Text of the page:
Opinion: The Deal With Facebook Stock Trading

Aaron Holtzman May 21, 2012 1
Opinion: The Deal With Facebook Stock Trading

Dear America, please stop being lemmings when it comes to investing, make informed decisions, and stick to your guns!

Welcome to America, land of instant gratification!  Apparently, after a coma induced by the hyped up IPO of Facebook, the brilliant investors on wall street as well as the average joes in their living rooms are now kicking themselves in the butts for investing in Facebook.  I mean, who on EARTH would take a bet on the largest social media site to have existed!?

The share prices of Facebook have fallen, and yes even showing double-digit percentage drops (approx 10%), however who buys into an IPO and expects to sell the next day?  Investing is taking a bet on a company’s success, and people cannot be skittish on Facebook’s first real day of market trading.

Some of the biggest critiques of Facebook is “how profitable is it”.  Facebook is in a similar situation at Google was when it first emerged as a major company.  For Google, the concept of online advertising was in its infancy and many considered online advertising to not be a viable source to generate business.  Facebook has a leg up in this respects because it has a proven advertising structure and it will only continue to become more effective…not to mention the millions of users who can easily be targeted by advertisers based on demographics.  Think about how incredibly easy it is to find a target audience on Facebook based on age, sex, groups, likes, etc.  Advertisers have their target audience served on a silver platter…and this is something that has been established as a profitable source of revenue by Google.

When Google first went public it took a dip in the first month, from approx $108 down to $100 (an 8% drop).  Seven years later, if you bought it at $108 you would have made a 566% profit.  If you purchased it at $100, make it a 612% profit.  Yes there is a significant difference between those profits.  However, how many of the investors who bought Google at $108 and sold at $100 bought it back before the major price increases the company’s shares had?  If nothing else, if an investor bought Google at $108 then they should be willing to have paid $100 for the Company and reaped even greater benefits.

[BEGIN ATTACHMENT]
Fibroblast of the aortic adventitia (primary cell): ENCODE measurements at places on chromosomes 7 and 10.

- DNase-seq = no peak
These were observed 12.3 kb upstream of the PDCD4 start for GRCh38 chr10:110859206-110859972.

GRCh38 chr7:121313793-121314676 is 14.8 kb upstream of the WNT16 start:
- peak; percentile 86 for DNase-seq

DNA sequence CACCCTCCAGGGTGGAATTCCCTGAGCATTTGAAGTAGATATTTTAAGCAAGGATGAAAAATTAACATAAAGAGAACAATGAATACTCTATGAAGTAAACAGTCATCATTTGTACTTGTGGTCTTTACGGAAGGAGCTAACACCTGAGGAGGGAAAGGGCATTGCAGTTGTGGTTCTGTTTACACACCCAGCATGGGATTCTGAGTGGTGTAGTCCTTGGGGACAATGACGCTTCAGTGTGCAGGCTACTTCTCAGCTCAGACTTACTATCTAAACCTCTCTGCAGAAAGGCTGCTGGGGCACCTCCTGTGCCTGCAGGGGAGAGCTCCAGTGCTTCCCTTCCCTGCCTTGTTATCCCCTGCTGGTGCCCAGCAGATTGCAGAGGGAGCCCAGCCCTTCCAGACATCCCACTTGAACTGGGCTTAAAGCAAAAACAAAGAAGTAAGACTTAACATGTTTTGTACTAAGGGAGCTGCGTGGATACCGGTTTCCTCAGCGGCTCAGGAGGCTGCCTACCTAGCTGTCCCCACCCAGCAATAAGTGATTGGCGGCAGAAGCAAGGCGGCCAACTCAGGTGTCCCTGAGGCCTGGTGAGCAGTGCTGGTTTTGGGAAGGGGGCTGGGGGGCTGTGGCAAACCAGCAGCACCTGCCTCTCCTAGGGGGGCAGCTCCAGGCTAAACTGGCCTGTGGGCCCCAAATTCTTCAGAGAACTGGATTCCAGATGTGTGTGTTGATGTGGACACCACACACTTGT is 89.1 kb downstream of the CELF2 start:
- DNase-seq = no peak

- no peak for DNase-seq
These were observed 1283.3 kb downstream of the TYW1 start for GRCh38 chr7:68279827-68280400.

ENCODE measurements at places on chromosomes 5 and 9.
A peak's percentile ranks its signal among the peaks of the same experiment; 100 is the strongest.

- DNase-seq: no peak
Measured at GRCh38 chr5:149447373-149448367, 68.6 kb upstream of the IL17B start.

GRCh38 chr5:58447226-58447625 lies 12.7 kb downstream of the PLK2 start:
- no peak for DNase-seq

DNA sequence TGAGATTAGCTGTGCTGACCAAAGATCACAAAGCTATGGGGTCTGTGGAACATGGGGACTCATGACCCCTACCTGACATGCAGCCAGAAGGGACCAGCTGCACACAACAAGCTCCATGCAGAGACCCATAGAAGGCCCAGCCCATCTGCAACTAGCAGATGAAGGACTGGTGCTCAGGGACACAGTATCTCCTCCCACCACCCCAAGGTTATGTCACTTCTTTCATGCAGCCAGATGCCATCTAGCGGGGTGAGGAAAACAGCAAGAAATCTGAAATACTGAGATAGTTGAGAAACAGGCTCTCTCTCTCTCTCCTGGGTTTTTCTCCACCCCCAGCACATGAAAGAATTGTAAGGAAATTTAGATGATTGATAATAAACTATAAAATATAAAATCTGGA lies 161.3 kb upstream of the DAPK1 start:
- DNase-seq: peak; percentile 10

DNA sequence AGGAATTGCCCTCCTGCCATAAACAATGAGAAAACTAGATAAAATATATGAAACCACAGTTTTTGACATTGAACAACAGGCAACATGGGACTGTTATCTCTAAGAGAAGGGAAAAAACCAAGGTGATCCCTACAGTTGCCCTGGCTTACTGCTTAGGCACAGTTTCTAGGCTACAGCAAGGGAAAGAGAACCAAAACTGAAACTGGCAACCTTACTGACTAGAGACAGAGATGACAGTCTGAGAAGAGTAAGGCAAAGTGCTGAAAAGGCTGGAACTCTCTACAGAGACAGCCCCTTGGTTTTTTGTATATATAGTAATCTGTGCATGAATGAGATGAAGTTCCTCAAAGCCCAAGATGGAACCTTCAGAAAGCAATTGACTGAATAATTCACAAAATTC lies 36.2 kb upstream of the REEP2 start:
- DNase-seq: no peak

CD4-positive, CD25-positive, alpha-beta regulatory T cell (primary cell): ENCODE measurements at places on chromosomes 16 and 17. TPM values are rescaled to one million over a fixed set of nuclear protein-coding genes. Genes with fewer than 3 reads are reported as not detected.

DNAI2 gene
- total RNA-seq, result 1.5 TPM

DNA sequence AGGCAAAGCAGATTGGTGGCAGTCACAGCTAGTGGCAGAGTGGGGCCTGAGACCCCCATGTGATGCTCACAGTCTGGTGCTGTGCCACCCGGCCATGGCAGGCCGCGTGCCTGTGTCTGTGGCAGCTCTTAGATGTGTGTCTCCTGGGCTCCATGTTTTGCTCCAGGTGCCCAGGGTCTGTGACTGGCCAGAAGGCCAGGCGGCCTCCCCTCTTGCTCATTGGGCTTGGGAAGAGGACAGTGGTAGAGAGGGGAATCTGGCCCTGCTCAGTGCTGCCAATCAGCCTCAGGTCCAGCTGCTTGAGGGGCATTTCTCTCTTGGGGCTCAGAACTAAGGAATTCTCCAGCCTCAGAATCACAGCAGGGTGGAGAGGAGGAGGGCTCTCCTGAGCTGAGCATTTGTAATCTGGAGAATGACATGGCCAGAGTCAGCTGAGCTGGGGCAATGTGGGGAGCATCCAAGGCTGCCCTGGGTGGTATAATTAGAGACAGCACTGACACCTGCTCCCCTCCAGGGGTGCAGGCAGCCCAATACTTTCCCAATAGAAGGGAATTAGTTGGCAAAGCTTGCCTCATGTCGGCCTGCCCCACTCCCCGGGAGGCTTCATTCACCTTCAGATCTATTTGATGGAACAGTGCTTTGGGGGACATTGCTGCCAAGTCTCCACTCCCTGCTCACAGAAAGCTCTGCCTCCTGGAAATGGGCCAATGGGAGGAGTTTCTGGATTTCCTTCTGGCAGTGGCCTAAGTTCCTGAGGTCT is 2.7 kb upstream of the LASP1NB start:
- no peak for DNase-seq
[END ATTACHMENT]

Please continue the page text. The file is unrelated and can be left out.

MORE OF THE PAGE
For those of you who bought Facebook after the IPO and are considering selling, ask yourself “why did I even get involved in this company”.  If the answer was to make a quick buck, well it’s too late for that.  However if you stick it out, and Facebook continues to be a success and forms a way to increase revenue for each user by improving advertising and paid services…then in 5 years you will able to brag to your friends about how you go in on the “ground level”.

As Warren Buffett said “Investors should remember that excitement and expenses are their enemies.  And if they insist on trying to time their participation in equities, they should try to be fearful when others are greedy and greedy when others are fearful”.

I want to make sure that the reader understands that I myself own several shares of Facebook.  That being said, above is the reason why I am not  selling facebook and if anything buying even more.

One Comment »

  1. Mike May 21, 2012 at 8:02 pm - Reply

    Guys… your comments are fine – as far as google is concerned – and I won’t go into the argument that Google is the exception that proved the rule… BUT

    Did you look at the Price/Earning ratio? Even IF you believe that Facebook will be 10x more profitable in the future (5-10 years) that is already priced in… so basically even in a best-case scenario the upside is extremely limited (unless the market goes totally crazy and turns completely irrational – in that case it will be a classic bubble).

    Also consider that revenues and growth in general (whatever criteria you use) have slowed down massively… reversing that will take a lot of work and luck. Not saying it can’t be done but it’s one thing to invest in a growth stock where the growth is accelerating (warranting higher valuations) and another thing to invest into a “growth” stock that seems to be past it’s growth phase.

    Last but not least: the market today is VERY different from the market at the turn of the century (millennium) – when google went public there were no (significant) secondary markets, there weren’t so many venture capitalists looking to make a gain as soon as the stock goes public, etc. etc. etc… it’s a very different world and the FB IPO was priced exactly right – for the company. The pricing left little or no money on the table which means maximum profit for the company and early investors…

    If you believe FB will grow like google (although there are virtually no parallels) then you can surely argue that one should buy and hold (possibly when it hits bottom) – just realize that this assumption has already been priced-in by the market (and early investors) so this assumption is anything but obvious…

    I can only say good luck and I mean that sincerlely… although I’m pretty good at this game (never lost any money on anything, although I was actively trading just before the crisis hit in 2008, even holding Lehman Bros. shares ~1 week before the crash) I don’t claim to know more than you (or anyone else)… if I did I wouldn’t be here sharing my “wisdom”.

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